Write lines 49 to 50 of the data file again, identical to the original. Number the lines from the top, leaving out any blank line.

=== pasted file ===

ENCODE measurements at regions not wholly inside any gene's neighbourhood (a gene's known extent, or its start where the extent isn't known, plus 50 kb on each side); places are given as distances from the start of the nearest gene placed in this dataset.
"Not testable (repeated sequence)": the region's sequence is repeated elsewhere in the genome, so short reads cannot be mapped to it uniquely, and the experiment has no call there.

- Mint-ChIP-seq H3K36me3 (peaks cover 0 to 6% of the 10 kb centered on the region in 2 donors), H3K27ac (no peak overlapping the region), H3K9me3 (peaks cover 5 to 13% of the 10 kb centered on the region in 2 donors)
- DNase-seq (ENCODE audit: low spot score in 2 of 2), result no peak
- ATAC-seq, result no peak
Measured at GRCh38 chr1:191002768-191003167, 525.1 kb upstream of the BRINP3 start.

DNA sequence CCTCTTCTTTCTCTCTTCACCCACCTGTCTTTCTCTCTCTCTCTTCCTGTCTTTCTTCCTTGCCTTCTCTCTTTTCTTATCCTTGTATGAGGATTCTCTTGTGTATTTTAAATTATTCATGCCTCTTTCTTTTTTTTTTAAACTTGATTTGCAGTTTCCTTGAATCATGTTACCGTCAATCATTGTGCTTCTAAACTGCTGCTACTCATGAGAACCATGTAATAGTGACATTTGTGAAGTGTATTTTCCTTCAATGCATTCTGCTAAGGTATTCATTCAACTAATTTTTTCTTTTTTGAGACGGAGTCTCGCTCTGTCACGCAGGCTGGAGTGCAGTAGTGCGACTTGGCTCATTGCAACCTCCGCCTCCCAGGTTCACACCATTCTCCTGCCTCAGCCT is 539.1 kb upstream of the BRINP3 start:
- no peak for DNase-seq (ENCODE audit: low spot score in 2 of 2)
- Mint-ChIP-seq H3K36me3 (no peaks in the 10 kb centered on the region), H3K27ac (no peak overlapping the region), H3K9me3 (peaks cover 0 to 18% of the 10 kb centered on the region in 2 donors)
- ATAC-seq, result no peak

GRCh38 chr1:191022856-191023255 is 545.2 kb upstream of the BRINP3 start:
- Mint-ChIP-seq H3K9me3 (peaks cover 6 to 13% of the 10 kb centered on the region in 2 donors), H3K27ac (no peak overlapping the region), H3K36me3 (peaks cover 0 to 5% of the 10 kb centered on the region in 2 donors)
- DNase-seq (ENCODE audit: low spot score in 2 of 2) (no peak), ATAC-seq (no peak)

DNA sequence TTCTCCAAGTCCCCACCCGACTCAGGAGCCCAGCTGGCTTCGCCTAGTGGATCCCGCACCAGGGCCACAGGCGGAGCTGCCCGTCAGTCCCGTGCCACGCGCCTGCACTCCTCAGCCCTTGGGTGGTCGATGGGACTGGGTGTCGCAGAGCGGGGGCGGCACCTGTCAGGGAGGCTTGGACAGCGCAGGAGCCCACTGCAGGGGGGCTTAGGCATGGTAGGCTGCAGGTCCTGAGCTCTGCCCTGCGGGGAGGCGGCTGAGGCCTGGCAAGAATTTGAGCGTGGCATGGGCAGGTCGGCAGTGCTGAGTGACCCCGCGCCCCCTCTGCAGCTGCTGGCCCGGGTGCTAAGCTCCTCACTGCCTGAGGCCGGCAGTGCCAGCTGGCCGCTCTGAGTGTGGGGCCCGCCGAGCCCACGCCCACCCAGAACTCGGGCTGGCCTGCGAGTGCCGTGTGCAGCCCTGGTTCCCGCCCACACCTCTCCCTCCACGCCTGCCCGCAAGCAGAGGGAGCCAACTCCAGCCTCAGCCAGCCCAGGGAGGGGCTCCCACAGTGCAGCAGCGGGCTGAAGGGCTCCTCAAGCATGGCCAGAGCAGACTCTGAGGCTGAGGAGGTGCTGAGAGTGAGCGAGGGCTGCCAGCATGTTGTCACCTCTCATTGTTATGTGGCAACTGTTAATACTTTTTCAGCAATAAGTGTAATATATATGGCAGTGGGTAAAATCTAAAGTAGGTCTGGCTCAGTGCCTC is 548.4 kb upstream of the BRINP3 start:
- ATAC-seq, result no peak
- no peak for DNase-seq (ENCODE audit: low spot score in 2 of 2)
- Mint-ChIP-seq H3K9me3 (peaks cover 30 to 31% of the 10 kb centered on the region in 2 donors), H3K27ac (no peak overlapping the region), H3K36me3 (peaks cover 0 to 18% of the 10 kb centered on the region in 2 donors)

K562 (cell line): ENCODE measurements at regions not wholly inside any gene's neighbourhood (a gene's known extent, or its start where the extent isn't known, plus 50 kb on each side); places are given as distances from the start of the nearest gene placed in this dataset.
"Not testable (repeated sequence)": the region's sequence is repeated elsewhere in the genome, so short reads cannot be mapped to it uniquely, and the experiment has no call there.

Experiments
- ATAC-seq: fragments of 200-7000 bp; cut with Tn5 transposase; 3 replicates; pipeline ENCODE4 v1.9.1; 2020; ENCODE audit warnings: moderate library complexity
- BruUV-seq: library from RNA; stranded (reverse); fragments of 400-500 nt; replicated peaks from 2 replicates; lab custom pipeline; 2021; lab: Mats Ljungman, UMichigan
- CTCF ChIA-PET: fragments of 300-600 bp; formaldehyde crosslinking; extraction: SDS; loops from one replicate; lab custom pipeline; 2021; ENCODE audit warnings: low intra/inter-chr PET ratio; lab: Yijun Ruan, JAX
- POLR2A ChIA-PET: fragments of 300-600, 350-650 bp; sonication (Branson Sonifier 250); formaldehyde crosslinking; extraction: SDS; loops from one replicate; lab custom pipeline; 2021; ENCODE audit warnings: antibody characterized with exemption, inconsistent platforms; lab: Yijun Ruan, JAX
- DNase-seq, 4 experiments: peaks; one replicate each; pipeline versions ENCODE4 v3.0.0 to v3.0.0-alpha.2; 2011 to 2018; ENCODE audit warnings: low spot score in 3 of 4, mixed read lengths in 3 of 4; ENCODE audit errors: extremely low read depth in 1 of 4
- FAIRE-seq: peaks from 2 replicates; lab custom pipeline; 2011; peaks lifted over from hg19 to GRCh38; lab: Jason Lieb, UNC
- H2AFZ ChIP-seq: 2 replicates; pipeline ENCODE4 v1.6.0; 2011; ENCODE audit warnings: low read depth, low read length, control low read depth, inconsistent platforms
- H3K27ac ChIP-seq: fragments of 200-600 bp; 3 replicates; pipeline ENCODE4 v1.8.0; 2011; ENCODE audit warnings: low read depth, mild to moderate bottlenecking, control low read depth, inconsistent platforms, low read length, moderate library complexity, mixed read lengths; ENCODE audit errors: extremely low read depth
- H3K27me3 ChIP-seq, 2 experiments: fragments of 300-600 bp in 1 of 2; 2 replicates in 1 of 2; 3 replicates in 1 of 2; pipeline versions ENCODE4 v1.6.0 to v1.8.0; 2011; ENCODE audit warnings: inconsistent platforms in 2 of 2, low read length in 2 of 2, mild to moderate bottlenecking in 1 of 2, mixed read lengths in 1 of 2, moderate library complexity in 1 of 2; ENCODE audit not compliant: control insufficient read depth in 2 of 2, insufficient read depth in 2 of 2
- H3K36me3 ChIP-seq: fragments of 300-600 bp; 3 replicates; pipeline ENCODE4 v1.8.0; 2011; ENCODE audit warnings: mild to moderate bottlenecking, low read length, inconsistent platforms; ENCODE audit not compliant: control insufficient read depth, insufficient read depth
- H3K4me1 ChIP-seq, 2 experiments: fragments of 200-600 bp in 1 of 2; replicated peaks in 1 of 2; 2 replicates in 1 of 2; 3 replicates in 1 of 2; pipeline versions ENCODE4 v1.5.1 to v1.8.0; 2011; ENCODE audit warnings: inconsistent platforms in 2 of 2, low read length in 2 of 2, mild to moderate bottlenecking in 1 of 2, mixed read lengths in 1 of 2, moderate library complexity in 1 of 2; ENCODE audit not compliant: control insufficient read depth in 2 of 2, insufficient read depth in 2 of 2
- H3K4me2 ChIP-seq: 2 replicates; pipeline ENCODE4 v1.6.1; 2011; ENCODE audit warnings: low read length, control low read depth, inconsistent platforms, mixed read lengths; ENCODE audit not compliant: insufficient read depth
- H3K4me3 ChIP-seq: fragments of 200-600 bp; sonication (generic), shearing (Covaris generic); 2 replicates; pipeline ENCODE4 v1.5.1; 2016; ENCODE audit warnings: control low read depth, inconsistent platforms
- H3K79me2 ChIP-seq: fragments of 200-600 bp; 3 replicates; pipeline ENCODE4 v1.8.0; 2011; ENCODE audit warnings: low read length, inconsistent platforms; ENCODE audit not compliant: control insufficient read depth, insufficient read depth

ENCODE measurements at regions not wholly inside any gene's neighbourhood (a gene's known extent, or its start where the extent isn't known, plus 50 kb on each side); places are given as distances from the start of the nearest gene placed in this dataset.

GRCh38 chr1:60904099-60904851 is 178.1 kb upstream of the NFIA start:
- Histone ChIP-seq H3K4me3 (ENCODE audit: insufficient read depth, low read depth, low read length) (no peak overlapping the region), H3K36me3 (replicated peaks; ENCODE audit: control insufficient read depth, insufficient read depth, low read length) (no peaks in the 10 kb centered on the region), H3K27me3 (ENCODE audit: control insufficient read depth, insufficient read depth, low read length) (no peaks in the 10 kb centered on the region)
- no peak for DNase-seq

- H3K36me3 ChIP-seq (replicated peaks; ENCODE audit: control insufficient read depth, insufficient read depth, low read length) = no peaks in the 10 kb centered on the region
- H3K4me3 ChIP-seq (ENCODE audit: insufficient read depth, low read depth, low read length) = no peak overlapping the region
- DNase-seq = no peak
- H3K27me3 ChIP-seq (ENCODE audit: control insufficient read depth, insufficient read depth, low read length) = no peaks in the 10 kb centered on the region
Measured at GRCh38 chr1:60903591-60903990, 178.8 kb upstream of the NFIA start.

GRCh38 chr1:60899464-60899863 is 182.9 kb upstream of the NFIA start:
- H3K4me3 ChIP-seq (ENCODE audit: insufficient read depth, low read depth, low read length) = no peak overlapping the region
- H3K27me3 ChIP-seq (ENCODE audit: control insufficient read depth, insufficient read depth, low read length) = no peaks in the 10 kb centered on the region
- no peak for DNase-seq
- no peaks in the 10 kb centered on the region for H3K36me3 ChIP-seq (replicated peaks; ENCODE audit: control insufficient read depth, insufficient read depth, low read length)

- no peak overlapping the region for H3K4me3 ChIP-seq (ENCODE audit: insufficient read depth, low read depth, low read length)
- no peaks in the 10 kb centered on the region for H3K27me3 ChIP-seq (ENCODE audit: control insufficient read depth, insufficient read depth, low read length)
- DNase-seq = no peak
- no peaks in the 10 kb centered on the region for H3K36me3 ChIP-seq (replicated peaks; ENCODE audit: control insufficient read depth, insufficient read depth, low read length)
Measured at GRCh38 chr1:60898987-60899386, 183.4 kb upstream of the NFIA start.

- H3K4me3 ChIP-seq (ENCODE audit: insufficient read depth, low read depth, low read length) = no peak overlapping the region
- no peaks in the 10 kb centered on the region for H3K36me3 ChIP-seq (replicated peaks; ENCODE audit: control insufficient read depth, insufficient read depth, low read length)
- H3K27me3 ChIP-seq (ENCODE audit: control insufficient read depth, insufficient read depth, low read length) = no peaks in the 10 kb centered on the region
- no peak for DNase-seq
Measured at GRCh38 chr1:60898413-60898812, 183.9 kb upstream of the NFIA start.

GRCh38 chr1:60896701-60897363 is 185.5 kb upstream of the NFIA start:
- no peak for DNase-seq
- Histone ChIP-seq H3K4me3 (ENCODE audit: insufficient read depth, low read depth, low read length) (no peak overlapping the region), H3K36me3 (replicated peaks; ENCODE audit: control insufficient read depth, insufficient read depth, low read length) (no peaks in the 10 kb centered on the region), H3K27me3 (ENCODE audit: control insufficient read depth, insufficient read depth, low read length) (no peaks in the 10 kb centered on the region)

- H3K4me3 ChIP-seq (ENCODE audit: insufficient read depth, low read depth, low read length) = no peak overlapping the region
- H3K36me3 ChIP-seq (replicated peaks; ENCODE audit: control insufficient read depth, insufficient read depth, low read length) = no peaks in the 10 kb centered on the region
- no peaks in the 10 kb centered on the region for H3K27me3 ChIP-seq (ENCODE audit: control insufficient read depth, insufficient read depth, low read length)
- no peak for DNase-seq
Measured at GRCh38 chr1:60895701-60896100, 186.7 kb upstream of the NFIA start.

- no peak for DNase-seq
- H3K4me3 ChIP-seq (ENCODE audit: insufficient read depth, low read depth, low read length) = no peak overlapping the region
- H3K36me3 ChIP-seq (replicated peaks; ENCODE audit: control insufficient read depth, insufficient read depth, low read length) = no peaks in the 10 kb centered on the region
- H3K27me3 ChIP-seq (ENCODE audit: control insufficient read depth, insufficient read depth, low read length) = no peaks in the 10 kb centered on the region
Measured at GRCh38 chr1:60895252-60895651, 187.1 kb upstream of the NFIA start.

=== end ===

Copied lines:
- no peak overlapping the region for H3K4me3 ChIP-seq (ENCODE audit: insufficient read depth, low read depth, low read length)
- no peaks in the 10 kb centered on the region for H3K27me3 ChIP-seq (ENCODE audit: control insufficient read depth, insufficient read depth, low read length)